From the Desert to the Tetons

After spending winter months hiking through the desert, we’ve learned to watch for critters that lurk unseen, ready to strike or sting unwary visitors.  With this in mind, even though unnecessary, I found myself constantly on guard while tramping through brush and tall grasses at the National Elk Refuge over the summer.

Elk in the Tetons

Climbing Miller Butte each Tuesday to observe swan activity on the Refuge, I couldn’t shake the cautious habit I’d acquired in hostile territory.  Even then, however, I was startled when I disturbed a large wandering gartersnake (Western terrestrial gartersnake) that darted from beneath a bush upon my approach.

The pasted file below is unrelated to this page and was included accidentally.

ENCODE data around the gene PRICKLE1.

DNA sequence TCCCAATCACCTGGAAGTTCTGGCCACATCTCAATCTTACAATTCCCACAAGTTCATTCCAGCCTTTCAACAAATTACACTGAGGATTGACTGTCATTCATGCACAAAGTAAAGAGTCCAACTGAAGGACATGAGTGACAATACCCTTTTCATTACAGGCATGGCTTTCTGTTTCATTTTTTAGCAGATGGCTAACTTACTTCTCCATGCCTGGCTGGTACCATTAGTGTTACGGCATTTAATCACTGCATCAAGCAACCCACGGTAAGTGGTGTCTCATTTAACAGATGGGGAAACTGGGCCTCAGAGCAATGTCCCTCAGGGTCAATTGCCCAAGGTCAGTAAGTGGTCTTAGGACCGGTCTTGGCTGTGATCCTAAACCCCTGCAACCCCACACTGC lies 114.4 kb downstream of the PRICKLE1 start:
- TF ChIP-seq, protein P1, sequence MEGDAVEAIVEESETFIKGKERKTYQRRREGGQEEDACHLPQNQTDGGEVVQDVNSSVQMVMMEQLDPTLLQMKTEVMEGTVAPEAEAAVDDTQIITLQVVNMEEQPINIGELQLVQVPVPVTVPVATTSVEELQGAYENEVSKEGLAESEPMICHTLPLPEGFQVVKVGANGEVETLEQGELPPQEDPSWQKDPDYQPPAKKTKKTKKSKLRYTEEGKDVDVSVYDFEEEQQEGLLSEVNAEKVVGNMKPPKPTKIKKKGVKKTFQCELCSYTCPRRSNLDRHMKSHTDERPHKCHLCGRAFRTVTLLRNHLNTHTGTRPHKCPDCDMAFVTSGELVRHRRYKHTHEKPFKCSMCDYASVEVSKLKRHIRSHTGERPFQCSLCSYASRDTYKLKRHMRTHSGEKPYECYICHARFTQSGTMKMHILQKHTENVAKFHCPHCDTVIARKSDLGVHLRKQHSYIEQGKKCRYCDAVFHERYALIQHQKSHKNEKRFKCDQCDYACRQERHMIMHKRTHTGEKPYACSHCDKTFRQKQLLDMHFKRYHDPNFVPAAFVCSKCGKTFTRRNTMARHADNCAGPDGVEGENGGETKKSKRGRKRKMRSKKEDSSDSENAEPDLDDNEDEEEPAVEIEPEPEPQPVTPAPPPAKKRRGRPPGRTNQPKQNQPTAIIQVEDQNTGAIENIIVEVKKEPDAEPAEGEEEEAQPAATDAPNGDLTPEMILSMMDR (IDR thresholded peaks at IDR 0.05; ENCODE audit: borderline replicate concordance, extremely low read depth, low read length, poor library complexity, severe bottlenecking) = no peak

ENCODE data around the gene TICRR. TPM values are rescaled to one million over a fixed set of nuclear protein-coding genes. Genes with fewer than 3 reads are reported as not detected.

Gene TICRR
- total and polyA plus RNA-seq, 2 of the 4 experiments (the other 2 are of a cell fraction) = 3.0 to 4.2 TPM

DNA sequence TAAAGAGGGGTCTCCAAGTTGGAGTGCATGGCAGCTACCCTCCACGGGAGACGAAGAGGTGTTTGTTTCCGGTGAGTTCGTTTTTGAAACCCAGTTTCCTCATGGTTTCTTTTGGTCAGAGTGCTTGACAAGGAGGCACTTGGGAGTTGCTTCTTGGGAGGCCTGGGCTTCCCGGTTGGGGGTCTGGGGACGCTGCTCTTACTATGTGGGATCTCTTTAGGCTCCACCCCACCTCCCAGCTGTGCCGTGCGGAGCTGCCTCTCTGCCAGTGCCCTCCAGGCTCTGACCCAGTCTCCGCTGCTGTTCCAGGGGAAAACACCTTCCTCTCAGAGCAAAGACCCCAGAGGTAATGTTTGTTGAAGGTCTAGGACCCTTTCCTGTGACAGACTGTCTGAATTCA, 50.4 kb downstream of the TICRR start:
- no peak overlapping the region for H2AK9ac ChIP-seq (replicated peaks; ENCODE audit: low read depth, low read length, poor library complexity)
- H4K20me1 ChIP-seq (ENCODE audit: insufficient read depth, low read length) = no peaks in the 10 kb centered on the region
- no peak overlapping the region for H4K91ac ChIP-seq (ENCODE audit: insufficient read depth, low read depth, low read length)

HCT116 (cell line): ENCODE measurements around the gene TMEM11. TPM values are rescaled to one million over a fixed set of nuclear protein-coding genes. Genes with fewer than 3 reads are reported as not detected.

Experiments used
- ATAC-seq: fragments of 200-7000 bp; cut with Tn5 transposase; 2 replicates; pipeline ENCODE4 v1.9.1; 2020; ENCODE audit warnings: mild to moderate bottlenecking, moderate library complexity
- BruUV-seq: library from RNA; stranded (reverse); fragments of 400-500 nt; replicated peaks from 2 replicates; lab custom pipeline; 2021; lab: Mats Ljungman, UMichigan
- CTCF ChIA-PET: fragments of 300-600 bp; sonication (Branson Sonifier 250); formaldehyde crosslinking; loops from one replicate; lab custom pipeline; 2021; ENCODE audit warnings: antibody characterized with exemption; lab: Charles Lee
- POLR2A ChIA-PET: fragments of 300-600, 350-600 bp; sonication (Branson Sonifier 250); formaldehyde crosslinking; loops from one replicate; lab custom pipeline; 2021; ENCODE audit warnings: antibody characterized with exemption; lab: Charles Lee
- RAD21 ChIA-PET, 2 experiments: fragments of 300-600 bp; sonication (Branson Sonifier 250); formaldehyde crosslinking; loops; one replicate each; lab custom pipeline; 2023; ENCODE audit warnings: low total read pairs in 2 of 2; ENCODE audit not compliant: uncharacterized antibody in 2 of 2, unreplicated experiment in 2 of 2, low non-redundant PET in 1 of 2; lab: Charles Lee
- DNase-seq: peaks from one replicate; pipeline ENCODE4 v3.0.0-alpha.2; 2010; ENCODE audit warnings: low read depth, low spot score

Distressed as well, the gartersnake froze, tongue flicking, to inspect this intruder into its habitat.  When she detected no movement, she slithered cautiously around a nearby rock and disappeared down a hole beneath it.  She was taking no chances.

Although we saw few snakes this season in Grand Teton National Park and on the National Elk Refuge, we observed many other animals, some of which are shown below.

Mamas and Babies:

Small Animals:

Large Animals:

Malformed Animals:


And Merely Signs of Animals:

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